The site is already slow without even being slashdotted, so be gentle with it.
The Defence Science and Technology Organisation's (DSTO) Air Operations Simulation Centre in Melbourne creates virtual words that allow pilots to experience real-world combat situations without leaving the ground.
I should be paying all of you for my virtual words I'm typing now.
And when web searches fail to find what you need, Wikipedia often has you covered: http://en.wikipedia.org/wiki/Special:Search/58.44
I fail to see any results relating to a mole of sodium chloride, in grams.
Sure, but if you're stationed in Iraq, you're basically "on the job" 24/7, with long periods of complete boredom. Further, you're unlikely to have your own computer equipment to use, and are totally dependent on the military to provide it for you.
I have to disagree with you on a few points. My brother is USMC and finished 2 tours in Iraq before going to Afghanistan. His M.O.S. is MP, and he got assigned to do convoy security, probably the worst job out there because of all the IEDs. First off, in Iraq he was not 'on' 24/7 and definitely never had periods of long boredom. He would pull 20 - 48 hour shifts driving from 1 end of the desert to the other. Then he would sleep for approximately 6 hours a night and continue. He rarely had any downtime but when he did he would use his own computer to access the Internet off-base in somewhere in Rhamadi, apparently one of the few places you can get Internet access. Occasionally he would be given Internet access on-base, but this was rare. When he came back, before going to Afghanistan, he told me that talking with friends online was one of the only things that kept his sanity in such a crazy place. Also some of you reading this may not like the war or why we're there, but just remember that there are people over there pulling insane shifts doing unimaginable things for next to nothing. Semper Fi.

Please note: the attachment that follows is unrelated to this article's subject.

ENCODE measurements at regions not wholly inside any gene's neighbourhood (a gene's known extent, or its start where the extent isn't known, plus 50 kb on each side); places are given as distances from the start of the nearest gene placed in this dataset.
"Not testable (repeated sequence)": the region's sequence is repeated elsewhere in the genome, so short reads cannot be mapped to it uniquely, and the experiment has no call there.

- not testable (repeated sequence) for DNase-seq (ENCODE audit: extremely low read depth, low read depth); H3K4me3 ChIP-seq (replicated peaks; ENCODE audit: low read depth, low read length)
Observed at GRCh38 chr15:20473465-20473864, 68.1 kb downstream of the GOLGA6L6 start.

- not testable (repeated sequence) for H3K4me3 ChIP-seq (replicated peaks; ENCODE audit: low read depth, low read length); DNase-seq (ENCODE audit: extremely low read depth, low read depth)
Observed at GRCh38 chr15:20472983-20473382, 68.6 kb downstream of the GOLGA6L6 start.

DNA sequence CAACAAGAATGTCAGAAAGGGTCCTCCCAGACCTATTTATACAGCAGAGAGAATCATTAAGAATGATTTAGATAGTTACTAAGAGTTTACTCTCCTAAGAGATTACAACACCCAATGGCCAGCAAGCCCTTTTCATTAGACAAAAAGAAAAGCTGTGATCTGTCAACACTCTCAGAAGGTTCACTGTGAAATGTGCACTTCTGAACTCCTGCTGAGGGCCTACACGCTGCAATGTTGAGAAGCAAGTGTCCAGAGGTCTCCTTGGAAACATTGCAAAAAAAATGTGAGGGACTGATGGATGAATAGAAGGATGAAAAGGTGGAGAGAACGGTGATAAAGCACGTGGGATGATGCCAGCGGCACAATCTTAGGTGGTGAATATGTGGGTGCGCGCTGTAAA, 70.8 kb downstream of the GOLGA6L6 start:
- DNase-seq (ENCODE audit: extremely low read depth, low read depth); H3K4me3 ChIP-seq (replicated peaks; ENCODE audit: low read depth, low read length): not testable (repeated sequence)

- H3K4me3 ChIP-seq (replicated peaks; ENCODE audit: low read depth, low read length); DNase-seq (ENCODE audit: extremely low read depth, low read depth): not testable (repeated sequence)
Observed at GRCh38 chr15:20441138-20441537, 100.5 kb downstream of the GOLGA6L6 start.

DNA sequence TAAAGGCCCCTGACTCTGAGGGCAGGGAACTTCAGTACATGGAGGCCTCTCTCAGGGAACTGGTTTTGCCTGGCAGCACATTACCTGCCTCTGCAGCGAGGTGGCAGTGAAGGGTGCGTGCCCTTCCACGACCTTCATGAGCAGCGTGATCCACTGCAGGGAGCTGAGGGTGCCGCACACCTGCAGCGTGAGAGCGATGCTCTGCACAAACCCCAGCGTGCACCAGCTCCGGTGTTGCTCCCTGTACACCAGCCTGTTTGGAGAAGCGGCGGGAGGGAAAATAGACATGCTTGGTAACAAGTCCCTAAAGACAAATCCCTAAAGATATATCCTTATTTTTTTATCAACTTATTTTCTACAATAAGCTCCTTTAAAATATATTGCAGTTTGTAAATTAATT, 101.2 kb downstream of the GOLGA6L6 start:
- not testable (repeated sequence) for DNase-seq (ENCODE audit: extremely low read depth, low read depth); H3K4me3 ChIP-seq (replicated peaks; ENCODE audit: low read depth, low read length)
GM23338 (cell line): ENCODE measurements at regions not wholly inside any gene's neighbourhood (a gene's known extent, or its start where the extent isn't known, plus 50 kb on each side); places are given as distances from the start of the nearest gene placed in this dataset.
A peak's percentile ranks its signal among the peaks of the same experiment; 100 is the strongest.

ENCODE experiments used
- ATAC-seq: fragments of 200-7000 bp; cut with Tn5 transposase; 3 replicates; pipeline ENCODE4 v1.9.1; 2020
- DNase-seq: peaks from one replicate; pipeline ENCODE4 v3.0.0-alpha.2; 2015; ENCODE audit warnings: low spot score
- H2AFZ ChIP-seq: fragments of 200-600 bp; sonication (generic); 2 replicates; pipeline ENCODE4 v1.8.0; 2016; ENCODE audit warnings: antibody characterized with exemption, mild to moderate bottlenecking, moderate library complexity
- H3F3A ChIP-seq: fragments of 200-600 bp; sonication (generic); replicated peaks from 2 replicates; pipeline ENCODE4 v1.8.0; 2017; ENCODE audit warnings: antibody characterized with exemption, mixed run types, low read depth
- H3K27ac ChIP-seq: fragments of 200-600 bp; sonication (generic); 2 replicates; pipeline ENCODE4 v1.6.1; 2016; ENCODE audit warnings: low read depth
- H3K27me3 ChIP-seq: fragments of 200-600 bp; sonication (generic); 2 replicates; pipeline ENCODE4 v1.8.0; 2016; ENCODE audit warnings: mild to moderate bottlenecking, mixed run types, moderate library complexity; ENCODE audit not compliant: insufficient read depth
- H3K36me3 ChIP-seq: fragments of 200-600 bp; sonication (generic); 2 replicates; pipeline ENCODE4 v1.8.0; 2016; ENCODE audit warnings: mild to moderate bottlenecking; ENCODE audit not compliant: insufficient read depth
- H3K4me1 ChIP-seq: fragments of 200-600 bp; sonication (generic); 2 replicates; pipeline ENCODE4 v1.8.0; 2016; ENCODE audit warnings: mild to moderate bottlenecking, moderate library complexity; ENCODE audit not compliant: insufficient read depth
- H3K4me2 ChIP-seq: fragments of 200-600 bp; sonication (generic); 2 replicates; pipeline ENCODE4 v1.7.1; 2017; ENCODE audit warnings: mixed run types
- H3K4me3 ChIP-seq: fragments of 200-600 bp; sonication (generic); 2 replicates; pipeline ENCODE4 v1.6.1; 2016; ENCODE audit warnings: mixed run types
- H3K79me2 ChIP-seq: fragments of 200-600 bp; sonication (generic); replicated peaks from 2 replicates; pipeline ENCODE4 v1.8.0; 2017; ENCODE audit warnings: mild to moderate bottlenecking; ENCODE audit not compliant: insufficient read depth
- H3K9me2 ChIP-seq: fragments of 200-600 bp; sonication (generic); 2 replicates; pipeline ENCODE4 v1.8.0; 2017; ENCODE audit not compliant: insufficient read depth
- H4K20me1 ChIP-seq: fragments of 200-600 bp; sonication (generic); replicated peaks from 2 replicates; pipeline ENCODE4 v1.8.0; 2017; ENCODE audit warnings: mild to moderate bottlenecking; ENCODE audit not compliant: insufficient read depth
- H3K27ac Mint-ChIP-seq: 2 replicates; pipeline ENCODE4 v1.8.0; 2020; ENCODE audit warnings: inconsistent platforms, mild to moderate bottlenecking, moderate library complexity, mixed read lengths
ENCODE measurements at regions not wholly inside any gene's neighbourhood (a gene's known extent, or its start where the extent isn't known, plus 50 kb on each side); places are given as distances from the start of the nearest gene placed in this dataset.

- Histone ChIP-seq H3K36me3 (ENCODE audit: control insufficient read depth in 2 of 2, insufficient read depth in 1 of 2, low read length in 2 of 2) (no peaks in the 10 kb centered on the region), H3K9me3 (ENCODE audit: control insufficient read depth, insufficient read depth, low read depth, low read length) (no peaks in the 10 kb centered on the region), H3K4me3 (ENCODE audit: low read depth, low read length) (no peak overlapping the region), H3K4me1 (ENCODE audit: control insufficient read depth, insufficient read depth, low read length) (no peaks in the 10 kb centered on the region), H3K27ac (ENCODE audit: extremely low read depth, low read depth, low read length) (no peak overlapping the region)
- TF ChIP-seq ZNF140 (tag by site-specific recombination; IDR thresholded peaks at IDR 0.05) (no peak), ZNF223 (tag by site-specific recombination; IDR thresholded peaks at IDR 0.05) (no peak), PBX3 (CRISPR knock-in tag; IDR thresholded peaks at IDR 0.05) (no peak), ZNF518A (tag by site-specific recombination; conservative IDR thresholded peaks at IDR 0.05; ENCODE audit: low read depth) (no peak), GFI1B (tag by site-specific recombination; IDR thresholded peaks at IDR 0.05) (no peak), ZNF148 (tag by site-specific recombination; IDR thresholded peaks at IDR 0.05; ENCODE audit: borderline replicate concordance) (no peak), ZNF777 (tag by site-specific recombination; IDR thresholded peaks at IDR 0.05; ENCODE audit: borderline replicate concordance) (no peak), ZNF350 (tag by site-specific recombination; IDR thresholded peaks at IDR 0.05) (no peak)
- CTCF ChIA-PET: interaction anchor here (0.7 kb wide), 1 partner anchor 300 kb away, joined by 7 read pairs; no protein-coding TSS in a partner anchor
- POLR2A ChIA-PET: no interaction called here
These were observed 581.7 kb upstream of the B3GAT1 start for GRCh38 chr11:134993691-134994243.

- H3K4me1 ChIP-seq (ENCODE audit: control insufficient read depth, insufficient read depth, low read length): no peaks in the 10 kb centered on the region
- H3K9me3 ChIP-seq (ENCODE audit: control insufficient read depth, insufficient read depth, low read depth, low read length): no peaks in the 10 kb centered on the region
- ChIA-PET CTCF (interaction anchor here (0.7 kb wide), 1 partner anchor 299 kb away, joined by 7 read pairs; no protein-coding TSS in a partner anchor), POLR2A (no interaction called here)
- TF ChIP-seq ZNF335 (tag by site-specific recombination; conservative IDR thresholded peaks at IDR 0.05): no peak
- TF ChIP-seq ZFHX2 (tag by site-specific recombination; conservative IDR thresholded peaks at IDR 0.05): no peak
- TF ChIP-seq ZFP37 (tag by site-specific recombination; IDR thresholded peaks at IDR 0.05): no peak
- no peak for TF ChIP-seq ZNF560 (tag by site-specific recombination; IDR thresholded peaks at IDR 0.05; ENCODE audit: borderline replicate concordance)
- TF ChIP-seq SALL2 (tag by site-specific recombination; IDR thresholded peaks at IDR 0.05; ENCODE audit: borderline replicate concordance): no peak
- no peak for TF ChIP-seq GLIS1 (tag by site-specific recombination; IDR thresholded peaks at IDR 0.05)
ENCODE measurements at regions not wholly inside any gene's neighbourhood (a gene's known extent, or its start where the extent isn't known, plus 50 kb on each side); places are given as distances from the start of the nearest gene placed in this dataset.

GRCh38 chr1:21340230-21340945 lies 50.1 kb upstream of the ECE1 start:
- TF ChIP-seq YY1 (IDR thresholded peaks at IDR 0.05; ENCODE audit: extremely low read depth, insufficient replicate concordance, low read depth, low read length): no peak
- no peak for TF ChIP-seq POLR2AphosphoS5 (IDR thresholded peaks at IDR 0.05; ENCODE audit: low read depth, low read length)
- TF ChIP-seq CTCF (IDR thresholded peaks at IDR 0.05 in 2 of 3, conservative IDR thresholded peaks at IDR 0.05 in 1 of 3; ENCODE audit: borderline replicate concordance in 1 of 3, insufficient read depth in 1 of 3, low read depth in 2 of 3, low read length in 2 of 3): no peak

Research is what I'm doing when I don't know what I'm doing. -- Wernher von Braun